Date of Award


Document Type


Degree Name


Organizational Unit

Morgridge College of Education

First Advisor

Kathy E. Green, Ph.D.

Second Advisor

Karen Riley

Third Advisor

Monica Martinussen

Fourth Advisor

Nicholas Cutforth

Fifth Advisor

Antonio Olmos-Gallo

Sixth Advisor

Donald Bacon


Accommodations, Differential boost, High-stakes test, Meta-analysis, Meta-regression, Students with disabilities


Test accommodations are designed to ensure the comparability of test scores between students and their typically developing counterparts by eliminating as much construct-irrelevant variance and construct-irrelevant difficulty as possible. Although those involved in test creation endeavor to create tests with suitable accommodations for students with disabilities, there is lack of consensus regarding accommodation efficacy. Using meta-analysis and meta-regression to summarize previous research, this study examined whether test accommodations differentially boost test scores of students with disabilities, and whether accommodated conditions provided a more effective and valid assessment of students with disabilities. Results from the meta-analysis of 34 studies (119 effect sizes) lend support to the differential boost hypotheses, whereby students with disabilities (mean effect size = 0.30, k = 62, p < 0.001) are positively impacted by test accommodations while their typically developing peers (mean effect size = 0.17, k = 57, p < 0.001) gain little from test accommodations.

Presentation assessment accommodations (mean effect size = 0.22, k = 41, p < 0.001) had a small statistically significant impact on the performance of students with disabilities, while use of timing/scheduling accommodations (mean effect size = 0.47, k = 17, p < 0.001) had a small, bordering on medium, statistically significant impact on these students. The effect for presentation accommodations intensified when narrowing the focus to students with learning disabilities (mean effect size = 0.36, k = 23, p < 0.001) but not for timing/scheduling accommodations (mean effect size = 0.48, k = 13, p < 0.001). Overall results for setting (k = 1) and response (k = 3) accommodations were not available as there were too few studies for an overall comparison.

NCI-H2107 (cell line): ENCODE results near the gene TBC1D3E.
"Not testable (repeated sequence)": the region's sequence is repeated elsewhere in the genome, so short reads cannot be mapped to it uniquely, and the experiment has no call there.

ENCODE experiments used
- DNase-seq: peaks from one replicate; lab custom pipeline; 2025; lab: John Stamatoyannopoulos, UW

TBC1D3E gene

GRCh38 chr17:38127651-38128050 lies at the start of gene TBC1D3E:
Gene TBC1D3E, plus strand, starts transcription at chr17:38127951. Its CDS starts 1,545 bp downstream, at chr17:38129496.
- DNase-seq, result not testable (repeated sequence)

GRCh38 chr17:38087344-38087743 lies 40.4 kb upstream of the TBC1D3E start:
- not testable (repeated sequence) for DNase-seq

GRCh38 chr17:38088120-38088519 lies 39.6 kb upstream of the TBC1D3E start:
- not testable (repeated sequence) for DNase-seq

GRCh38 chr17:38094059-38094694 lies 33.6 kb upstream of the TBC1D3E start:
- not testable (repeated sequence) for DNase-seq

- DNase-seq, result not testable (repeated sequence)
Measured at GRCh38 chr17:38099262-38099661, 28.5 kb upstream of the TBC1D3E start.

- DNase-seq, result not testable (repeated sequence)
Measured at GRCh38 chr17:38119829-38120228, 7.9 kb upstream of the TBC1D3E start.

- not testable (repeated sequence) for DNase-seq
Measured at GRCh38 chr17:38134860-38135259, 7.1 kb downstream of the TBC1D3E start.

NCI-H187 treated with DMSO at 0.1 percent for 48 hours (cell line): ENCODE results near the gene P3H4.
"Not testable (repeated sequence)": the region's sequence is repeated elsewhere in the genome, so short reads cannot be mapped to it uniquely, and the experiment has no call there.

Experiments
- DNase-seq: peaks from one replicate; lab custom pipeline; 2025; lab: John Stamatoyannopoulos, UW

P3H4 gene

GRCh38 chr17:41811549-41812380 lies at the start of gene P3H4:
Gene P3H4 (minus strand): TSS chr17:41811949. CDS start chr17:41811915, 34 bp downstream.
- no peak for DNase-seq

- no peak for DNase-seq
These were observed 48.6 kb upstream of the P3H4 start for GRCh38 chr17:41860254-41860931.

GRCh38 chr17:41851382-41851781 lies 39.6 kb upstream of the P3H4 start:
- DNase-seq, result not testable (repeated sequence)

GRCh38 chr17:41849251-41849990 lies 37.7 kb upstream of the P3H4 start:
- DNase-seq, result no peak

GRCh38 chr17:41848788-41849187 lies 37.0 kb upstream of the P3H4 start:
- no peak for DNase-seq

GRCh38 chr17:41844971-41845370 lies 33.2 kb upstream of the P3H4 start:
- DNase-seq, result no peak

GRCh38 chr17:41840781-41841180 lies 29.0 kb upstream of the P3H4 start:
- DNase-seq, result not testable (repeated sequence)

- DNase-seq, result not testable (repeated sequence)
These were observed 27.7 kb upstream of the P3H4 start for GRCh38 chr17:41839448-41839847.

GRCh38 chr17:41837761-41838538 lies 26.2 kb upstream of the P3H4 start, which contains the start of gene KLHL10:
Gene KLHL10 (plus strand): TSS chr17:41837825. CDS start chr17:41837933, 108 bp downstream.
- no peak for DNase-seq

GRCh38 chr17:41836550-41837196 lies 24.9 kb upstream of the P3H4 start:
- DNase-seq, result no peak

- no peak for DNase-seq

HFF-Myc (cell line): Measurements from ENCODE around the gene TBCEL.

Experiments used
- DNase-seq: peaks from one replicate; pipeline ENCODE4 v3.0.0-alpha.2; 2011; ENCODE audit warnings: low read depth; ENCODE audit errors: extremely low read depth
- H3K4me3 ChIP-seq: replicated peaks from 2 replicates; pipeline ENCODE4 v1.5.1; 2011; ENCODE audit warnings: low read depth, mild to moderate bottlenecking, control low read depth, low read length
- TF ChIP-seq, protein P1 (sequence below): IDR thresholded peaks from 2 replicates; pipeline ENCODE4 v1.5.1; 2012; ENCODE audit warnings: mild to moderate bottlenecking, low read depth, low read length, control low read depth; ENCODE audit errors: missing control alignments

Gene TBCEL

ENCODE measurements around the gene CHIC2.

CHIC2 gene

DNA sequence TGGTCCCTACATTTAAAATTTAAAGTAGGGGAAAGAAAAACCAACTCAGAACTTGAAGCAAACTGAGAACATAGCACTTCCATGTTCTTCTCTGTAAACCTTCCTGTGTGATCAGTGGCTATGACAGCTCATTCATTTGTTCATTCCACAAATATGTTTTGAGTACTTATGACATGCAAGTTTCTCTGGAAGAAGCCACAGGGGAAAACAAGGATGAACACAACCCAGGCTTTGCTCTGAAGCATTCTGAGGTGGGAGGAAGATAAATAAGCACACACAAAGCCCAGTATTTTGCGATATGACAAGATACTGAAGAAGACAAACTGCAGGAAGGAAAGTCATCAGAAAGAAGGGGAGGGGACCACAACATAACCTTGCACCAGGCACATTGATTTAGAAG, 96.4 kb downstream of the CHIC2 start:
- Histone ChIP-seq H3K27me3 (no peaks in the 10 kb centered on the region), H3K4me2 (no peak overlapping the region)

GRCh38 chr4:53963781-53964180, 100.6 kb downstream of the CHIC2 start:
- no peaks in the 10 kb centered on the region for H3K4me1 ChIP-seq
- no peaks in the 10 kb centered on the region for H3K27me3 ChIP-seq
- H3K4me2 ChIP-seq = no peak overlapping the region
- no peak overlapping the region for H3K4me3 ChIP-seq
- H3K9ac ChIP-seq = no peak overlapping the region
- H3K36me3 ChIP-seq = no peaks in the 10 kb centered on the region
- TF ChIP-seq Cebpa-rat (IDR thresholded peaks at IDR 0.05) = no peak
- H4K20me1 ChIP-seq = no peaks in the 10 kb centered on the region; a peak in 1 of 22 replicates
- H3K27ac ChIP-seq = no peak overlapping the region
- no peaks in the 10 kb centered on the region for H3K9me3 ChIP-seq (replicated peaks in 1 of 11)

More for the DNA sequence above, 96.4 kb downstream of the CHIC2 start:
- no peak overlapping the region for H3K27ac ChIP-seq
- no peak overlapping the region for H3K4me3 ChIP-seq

The results of meta-regression analyses examining the effects of assessment accommodations on test scores for students with disabilities showed that 42% of the heterogeneity in test score could be explained by an overall model examining population description, test characteristic, results dissemination, and researcher-manipulated (test accommodation effect size for students with disabilities) variables. Population description and test characteristic variable sets explained the greatest amounts of variability for mean increase in test score, R2=0.22 and R2 =0.35 respectively; researcher-manipulated variable (test accommodation) and research dissemination explained little variance, R2 =0.07 and R2 =0.01, respectively.

Publication Statement

Copyright is held by the author. User is responsible for all copyright compliance.

Rights Holder

Michelle Vanchu-Orosco


Received from ProQuest

File Format




File Size

375 p.


Educational tests & measurements, Special education